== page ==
Under pressure: Stress across the golf course

Mastering the game of golf requires finesse, patience, dedication and continual self-improvement — the same qualities that are fundamental to delivering high-quality playing surfaces amid unpredictable conditions.


Editor’s note: The following article was supplied by Bayer. All product claims, research cited and other information is directly from the company.

Greens: High expectations, high stress

Putting greens are held to the highest quality and performance standards on the course and are subjected to rigorous management regimens. From extremely low heights of cut to repeated rolling, superintendents go to great lengths to optimize ball roll trueness, green speed and the golfer experience.

Low mowing heights (≤0.125 inch) equate to less leaf area per plant, which has implications for carbon metabolism, cellular development and cellular maintenance. When plants have less surface area available to capture sunlight and absorb critical nutrients aboveground, their ability to thrive under challenging conditions can become compromised.

Turf health is a crucial factor in a plant’s ability to withstand disease and abiotic factors such as summer stress (heat and drought), winter stress (chilling, freezing, green-up), and ancillary stresses such as traffic, compaction, abrasion and shade.

Fairways: Significant problems magnified by scale

Fairways represent the largest area of in-play acreage on a golf course and serve as a primary factor influencing a course’s aesthetic appeal. Although fairways are subject to many of the same stresses as putting greens, they can typically better tolerate or more easily mask certain stresses by virtue of their higher mowing heights and deeper rooting. Concurrently, fairways tend to be scrutinized to a lesser degree on a foot-by-foot basis, and input events by the turf manager are less frequent.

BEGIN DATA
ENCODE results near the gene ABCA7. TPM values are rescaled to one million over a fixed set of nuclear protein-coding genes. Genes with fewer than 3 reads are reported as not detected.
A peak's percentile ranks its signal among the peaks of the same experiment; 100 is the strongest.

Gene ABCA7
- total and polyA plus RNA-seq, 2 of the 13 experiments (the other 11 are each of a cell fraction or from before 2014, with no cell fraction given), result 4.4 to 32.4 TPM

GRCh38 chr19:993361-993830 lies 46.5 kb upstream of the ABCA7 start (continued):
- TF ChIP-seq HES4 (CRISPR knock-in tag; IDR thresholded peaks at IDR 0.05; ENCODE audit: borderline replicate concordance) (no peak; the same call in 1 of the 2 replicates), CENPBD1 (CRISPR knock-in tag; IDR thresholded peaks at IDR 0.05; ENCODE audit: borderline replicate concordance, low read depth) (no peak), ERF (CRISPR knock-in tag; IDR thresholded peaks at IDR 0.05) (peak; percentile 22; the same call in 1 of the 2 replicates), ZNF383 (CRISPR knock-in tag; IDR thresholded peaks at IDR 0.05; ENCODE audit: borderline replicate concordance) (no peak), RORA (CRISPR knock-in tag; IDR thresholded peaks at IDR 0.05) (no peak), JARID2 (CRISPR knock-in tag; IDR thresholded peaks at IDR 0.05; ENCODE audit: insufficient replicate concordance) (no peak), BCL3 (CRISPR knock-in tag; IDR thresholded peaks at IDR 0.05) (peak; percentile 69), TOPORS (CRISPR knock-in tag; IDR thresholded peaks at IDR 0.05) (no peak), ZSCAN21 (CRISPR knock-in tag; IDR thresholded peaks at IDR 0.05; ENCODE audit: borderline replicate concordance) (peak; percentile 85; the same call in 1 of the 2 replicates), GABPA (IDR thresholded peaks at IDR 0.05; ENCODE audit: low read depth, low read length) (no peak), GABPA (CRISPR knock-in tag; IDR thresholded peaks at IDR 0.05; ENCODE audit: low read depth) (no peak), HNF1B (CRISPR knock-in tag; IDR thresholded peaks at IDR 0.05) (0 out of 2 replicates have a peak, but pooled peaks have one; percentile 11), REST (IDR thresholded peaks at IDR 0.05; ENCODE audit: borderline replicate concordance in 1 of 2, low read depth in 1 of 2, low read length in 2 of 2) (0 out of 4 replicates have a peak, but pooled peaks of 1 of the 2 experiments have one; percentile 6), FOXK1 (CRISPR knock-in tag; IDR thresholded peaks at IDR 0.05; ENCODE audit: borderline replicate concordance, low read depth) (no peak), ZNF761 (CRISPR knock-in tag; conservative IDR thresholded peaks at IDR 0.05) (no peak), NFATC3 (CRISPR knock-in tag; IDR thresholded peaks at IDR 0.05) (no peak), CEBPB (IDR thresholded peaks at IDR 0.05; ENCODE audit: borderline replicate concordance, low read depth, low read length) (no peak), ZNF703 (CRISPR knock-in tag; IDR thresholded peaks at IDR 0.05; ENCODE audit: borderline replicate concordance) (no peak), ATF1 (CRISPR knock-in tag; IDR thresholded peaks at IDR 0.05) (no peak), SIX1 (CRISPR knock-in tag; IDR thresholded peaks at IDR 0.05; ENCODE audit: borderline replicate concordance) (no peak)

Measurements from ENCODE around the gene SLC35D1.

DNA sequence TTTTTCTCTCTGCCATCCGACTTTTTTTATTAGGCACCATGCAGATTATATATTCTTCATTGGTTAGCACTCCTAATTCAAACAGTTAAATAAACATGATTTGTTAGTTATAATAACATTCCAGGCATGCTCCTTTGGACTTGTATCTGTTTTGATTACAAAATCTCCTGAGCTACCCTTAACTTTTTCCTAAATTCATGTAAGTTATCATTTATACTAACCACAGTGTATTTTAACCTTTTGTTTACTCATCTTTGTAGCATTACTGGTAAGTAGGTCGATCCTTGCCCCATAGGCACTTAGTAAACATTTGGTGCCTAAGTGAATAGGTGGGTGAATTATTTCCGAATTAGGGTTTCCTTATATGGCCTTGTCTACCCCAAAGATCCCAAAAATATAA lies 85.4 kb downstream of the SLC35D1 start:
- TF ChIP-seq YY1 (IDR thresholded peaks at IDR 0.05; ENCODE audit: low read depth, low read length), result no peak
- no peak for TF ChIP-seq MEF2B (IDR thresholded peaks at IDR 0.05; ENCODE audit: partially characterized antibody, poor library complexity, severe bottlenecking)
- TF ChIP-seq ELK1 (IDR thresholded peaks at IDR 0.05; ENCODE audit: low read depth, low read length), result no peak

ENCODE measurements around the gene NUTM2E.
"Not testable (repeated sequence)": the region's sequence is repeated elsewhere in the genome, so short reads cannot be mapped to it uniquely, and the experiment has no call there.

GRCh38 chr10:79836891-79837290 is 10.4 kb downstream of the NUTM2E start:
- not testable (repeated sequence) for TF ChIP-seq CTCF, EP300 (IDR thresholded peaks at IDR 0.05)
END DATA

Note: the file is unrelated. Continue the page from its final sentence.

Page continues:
Fairway turfFairway turf health
The first photo shows the improvement in fairway turf health and uniformity beyond disease control of a Stressgard program (right side of photo) vs. a normal fungicide program (left side). This shot was captured in mid-July during a significant drought period. Applications began in early May. This same photo was post-processed (second photo) to highlight contrast in fairway turf uniformity and quality by examining the hue angle property of the pixels. That data was converted to a scale of pseudo colors (red, green, yellow, etc.) to highlight the visible distinctions in the original format. Photos courtesy of Bayer

When a significant problem does occur, however, fairways’ sheer scale can warrant significant resources in the form of water, labor, fertility, plant protection products and more. With that in mind, it’s important to implement preventive or early-curative techniques that are both highly effective and long-lasting.

Leveraging fungicide applications to minimize turf stress

Turf health-promoting products are an excellent way to protect the playing surface from key diseases and to strengthen a plant’s natural ability to withstand stresses ranging from temperature fluctuations to drought, poor light conditions, traffic and more.

Stressgard, which includes seven products spanning five different FRAC codes, is uniquely formulated to combat both biotic and abiotic stresses, delivering improved performance in the following key areas:

  • Drought tolerance and recovery
  • Traffic tolerance and recovery
  • Shade issues and light quality
  • Spring green-up and stand re-establishment
  • Heat stress and turf safety

Bayer Stressgard

On a golf course, eliminating stressors such as heat, shade, traffic and even height of cut isn’t realistic. Stressgard was specifically developed to increase turf’s tolerance to these kinds of conditions. Offering immediate and long-lasting turf health benefits, Stressgard promotes a stronger, more resilient turf plant that can deliver consistently exceptional performance — even in conditions you can’t predict.

For additional insights on leveraging Stressgard on your turf, visit

Patrick Burgess, Ph.D., is a field development scientist for Bayer.

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